He hated that. He hated all the times he'd been an insensitive
prat; all the times he'd hurt people; disappointed them; made them cry.
So he stopped. He quit. He gave up. No more faking; no more hurting.
No more girlfriends.
Harry hadn't had a girl in years. No sex, no snogging; not even a hug or held hand for anything more than the occasional socially obligatory two second squeeze.
Of course, it hadn't been easy. Girls didn't let it be easy.
The second fundamental thing that Harry learned about life is that some girls were born with the 'conqueror' gene. Behind the pretty curves, lipstick and silky voice could lurk the heart of some bloody Genghiz Khan.
Needless to say, the standard 'It's not you, it's me' line got nowhere with that lot. They didn't listen to sincere confessions of how he was a pathetic plonker head-case with a trail of tears leading back to his fear of commitment. Nah, they'd only change tactics.
Some tactics were pretty brutal, but others were rather incisive.
More than one girl had accused him of lying to himself. They'd suggest, quite logically, that anyone who could stand on a stage pouring out his soul about love and devotion and longing, sounding so brilliantly sincere about it... more sincere than their other beaus ever had... really ought to have some real love, devotion and longing somewhere in there.
But music was music, and life was life, right? Harry had tried to argue that the two weren't the same, but... he did kind of see their point.
How could a singer inspire hundreds of people to explore the depths of their souls, when the singer's own soul was shallow as a squid tin? Was he some kind of modern day Faust? Would he someday inspire some new children's fable — 'The boy who sang sugar, but tasted only sand'?
The questions gnawed at him; made him wonder what value his music could possibly have, if it was all a sham. He started to worry he might be crazy. He began to think he should perhaps quit the Stags too; give up the pointless charade.
He never talked much about his disillusionment; he tried to keep it hidden, like a hair shirt. Finally, one angsty night last year, he, Lee and Angie (Lee's girlfriend) were all a bit drunk after a gig, and Harry let slip a hint of his concerns. Well, one thing led to another, and before he knew it, Angie had seized his shoulders and steered him down to sit cross-legged, facing her on the dressing room floor. She took both his hands and ordered him to look into her eyes.
What she proceeded to do, Harry found both fascinating and utterly unnerving, for it felt almost as if she was able to look deep into his soul. Even in his intoxicated state, the whole thing rather creeped him out, but he let her do it because Angie was kind of like a big sister.
She gazed. She peered. She kept staring and delving. About the time Harry's follicles were about to unscrew themselves from the back of his neck and fly away screaming, she finally released him.
Then, she had smiled.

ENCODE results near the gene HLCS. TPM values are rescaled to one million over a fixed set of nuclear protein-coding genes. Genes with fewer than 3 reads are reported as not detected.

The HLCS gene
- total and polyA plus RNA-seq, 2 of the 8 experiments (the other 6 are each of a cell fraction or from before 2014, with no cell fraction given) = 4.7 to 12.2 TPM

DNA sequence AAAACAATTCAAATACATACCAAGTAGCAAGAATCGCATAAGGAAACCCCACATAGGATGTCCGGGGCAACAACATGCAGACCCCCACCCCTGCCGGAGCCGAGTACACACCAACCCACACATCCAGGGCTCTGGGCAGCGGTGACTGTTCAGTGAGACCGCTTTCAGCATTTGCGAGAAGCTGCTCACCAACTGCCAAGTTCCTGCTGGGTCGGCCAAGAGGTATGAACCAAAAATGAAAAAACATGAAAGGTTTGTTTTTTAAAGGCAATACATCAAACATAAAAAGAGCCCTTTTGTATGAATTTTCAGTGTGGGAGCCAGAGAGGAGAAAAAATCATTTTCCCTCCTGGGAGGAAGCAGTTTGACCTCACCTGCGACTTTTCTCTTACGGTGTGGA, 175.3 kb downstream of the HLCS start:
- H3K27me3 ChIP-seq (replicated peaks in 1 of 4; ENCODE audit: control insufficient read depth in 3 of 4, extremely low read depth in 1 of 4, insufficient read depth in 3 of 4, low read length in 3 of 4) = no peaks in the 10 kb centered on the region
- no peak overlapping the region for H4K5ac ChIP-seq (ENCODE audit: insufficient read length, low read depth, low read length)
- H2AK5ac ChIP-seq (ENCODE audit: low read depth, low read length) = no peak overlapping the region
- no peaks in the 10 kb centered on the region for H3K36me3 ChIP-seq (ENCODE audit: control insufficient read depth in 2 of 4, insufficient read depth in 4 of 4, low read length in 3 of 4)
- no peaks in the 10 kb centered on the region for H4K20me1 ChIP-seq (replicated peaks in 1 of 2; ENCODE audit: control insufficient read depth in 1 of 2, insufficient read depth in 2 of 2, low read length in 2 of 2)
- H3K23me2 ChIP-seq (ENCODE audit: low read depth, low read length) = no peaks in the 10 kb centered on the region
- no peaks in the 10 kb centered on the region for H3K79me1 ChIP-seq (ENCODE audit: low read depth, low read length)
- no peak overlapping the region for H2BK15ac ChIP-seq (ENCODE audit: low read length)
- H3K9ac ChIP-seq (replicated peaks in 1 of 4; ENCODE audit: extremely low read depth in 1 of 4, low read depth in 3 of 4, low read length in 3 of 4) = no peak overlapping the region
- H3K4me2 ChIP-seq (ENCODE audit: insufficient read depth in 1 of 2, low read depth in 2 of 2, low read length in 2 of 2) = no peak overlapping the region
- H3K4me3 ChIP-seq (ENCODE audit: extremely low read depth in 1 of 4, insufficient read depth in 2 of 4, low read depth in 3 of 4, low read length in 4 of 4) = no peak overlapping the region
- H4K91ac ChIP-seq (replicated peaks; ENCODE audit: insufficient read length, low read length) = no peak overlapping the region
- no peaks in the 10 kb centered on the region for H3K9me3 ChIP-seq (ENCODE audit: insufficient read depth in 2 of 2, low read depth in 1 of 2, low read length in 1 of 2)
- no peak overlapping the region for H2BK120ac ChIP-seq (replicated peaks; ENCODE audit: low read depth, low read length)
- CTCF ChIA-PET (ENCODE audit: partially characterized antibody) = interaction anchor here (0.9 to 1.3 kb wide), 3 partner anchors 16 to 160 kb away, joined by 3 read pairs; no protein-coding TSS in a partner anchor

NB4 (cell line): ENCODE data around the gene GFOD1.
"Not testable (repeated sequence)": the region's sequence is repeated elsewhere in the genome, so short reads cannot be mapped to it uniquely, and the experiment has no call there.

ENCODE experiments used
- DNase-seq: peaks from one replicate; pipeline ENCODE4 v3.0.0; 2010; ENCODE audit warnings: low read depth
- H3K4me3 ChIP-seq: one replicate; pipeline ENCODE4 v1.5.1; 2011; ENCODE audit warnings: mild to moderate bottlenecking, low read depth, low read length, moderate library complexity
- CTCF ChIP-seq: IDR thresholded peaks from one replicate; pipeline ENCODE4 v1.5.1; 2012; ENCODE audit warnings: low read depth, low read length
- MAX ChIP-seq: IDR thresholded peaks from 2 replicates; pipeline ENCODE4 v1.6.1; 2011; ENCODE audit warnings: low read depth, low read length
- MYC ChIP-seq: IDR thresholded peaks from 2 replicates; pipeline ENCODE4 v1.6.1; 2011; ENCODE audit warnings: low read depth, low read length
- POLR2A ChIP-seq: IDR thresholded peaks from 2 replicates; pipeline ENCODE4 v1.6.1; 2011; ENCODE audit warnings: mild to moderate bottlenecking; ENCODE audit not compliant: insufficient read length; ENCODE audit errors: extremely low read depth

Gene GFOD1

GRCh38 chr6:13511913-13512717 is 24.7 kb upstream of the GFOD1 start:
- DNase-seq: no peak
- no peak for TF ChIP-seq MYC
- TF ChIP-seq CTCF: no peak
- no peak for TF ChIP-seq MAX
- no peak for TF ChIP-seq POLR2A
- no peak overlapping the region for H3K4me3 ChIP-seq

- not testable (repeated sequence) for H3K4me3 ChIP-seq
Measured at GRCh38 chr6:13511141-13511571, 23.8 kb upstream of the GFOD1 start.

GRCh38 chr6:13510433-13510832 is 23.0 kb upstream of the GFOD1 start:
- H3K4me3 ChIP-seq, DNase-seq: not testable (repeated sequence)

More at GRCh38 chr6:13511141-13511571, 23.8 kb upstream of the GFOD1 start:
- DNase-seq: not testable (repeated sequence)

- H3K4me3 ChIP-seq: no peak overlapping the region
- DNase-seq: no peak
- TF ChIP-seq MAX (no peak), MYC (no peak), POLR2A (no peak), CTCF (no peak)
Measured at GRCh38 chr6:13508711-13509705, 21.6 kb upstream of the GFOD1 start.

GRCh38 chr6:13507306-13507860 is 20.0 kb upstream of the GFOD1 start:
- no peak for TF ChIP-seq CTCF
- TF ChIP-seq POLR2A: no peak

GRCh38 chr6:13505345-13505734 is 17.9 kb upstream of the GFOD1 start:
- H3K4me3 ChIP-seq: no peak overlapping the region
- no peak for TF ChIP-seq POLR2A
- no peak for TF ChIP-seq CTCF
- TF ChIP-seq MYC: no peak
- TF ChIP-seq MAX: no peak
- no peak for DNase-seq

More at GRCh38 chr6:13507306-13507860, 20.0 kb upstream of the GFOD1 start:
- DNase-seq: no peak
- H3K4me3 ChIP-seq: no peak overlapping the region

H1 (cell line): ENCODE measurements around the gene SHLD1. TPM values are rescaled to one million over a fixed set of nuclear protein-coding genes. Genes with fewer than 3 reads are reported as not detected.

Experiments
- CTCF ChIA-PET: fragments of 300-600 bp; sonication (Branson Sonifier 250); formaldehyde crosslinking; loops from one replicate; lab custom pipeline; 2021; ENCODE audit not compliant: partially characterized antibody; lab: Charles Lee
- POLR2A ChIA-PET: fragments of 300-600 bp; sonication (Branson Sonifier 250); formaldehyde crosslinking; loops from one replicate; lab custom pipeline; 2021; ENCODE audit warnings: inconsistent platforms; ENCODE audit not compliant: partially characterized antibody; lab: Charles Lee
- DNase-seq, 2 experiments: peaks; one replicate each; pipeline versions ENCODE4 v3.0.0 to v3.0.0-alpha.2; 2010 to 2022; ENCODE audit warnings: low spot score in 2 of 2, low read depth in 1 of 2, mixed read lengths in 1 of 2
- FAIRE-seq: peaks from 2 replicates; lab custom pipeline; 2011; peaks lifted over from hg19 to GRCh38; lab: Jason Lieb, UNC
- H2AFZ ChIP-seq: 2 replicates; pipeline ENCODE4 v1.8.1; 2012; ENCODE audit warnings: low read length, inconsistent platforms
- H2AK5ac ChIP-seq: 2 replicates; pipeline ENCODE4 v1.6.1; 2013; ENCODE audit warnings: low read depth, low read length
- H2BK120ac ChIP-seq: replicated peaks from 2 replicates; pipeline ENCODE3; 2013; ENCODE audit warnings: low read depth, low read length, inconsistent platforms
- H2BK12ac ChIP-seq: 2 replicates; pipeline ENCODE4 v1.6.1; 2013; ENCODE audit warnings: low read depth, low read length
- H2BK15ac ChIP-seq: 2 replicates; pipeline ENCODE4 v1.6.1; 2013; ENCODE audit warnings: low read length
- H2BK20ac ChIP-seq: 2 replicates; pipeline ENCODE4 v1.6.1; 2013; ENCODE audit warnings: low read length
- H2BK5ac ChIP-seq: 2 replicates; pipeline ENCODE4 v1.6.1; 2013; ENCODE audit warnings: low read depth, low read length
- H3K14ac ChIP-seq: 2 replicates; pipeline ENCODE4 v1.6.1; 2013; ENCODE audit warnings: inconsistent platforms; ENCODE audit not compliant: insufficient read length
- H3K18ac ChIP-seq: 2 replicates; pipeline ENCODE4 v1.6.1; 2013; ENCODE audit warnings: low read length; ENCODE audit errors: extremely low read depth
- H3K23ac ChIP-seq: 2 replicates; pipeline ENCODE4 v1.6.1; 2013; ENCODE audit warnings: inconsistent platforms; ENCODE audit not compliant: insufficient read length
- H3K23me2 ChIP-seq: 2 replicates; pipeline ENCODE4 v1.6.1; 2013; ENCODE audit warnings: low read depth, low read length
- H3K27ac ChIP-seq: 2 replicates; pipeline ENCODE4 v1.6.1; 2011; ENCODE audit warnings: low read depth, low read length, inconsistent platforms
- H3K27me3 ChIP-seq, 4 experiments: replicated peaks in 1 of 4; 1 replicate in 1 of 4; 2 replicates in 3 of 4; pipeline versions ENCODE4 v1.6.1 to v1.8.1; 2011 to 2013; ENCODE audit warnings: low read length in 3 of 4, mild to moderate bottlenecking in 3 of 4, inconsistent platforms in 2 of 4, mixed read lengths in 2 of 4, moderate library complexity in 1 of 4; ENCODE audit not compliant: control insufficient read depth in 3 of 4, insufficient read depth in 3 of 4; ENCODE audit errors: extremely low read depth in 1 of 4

Harry still remembered what she'd told him, in that full, rich 'saaf'-London accent of hers.
"S'all 'ealthy an' right, 'Arry sweets. You've a great big 'eart fuhll 'o luhvv. Just ahn't yet found yo' luhvvah."
Lee had laughed.
Harry had chuckled a bit too, but the words stuck. He couldn't really say what made him believe her, but he did.
The next day, alone, sweating through a hard workout, he found himself making some pretty fundamental decisions. He decided that, yes, someday he might really find his luhvvah. And, if he did, then he ought to prepare a bit to not muck it up in case he only even got one chance at it.
No point in finding your 'one and only', if she thinks you're a jerk.
So Harry went with his instincts and made some changes. He recommitted himself to his music, since he knew people enjoyed what he could give them. He started to lower some personal barriers; to be a bit friendlier. He took up meditation.
From that morning onwards, he found a measure of peace with his growing stardom. As time went on, he made friends — more friends than ever before. Many were female. Some of them might have wished for more than he could give, but he offered friendship and sincerity, and some were fine with that offer.
He liked his friends. They were fun. Yet he was quite certain that none of them could ever be the one. Until today.
Suddenly now Angie's pronouncement was ringing in his ears. He even dared wonder if...?
He was almost afraid to even articulate the question. Yet he forced himself to.
Was this his chance? For...?
An Infatuation? A Crush? A... luhvvah?
Harry's heart was pretty clear about it all. His heart declared that he definitely had 'feelings', and that if he didn't act on them, he might forever regret it.
His brain, however, thought about the perils. Harry had seen both Dean and Shay in the throes of nasty breakups; he knew the price people could pay when they opened the locks to their hearts. Wasn't life easier, safer, for a good bloke who didn't get too involved?
Harry started to put himself in the shoes of the various girls he'd rejected — the sadness, pain and disappointment of it all.
As far as Harry knew, Ginny might well reject him.
That kind of messed with his head. The only thing truly clear was just how murky it was.